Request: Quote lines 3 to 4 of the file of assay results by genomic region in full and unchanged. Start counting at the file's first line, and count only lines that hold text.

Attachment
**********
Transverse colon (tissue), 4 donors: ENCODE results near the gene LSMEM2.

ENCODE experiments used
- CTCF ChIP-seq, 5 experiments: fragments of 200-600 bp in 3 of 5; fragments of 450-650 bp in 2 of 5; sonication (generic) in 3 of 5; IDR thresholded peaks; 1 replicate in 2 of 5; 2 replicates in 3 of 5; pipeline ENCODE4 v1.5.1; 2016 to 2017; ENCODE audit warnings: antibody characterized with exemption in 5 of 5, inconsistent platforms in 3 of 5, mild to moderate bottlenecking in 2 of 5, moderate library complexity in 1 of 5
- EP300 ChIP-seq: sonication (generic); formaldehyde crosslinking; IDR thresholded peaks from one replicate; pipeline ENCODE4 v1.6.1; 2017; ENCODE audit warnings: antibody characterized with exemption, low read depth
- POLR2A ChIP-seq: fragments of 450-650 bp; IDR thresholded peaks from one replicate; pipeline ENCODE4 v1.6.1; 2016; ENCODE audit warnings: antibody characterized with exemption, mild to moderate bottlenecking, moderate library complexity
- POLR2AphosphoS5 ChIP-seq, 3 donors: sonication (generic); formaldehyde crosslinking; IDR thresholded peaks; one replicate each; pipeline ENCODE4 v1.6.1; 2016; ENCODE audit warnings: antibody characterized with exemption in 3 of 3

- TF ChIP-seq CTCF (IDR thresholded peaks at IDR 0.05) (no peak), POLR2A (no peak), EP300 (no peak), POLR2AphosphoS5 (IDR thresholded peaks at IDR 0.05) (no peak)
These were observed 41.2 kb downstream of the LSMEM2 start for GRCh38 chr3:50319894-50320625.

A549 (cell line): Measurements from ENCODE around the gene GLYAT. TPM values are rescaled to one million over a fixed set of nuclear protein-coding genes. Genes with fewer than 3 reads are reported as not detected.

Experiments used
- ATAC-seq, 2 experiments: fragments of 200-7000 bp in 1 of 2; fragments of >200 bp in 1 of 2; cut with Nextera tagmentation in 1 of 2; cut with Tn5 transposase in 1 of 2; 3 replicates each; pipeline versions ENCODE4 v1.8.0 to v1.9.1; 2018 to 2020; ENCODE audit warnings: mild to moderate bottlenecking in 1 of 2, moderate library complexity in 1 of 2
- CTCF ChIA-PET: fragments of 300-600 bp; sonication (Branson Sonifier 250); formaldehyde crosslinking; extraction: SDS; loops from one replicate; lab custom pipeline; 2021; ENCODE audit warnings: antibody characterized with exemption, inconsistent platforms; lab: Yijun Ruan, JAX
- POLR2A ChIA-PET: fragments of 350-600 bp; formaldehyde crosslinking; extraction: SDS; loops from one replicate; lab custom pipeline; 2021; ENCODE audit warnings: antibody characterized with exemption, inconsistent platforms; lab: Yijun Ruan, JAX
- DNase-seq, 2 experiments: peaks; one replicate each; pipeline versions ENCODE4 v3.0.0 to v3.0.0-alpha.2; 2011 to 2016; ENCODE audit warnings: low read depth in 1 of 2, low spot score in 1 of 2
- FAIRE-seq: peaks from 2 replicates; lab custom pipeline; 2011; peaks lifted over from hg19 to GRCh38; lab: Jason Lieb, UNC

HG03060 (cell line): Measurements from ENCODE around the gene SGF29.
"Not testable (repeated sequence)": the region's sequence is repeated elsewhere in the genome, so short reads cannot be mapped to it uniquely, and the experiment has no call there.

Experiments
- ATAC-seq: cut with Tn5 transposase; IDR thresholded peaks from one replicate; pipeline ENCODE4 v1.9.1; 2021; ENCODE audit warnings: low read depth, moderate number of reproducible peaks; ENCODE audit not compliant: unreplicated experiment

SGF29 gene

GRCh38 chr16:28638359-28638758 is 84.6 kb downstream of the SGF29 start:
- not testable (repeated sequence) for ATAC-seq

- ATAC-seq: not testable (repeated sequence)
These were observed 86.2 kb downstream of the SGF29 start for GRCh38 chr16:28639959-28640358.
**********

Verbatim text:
- CTCF ChIP-seq, 5 experiments: fragments of 200-600 bp in 3 of 5; fragments of 450-650 bp in 2 of 5; sonication (generic) in 3 of 5; IDR thresholded peaks; 1 replicate in 2 of 5; 2 replicates in 3 of 5; pipeline ENCODE4 v1.5.1; 2016 to 2017; ENCODE audit warnings: antibody characterized with exemption in 5 of 5, inconsistent platforms in 3 of 5, mild to moderate bottlenecking in 2 of 5, moderate library complexity in 1 of 5
- EP300 ChIP-seq: sonication (generic); formaldehyde crosslinking; IDR thresholded peaks from one replicate; pipeline ENCODE4 v1.6.1; 2017; ENCODE audit warnings: antibody characterized with exemption, low read depth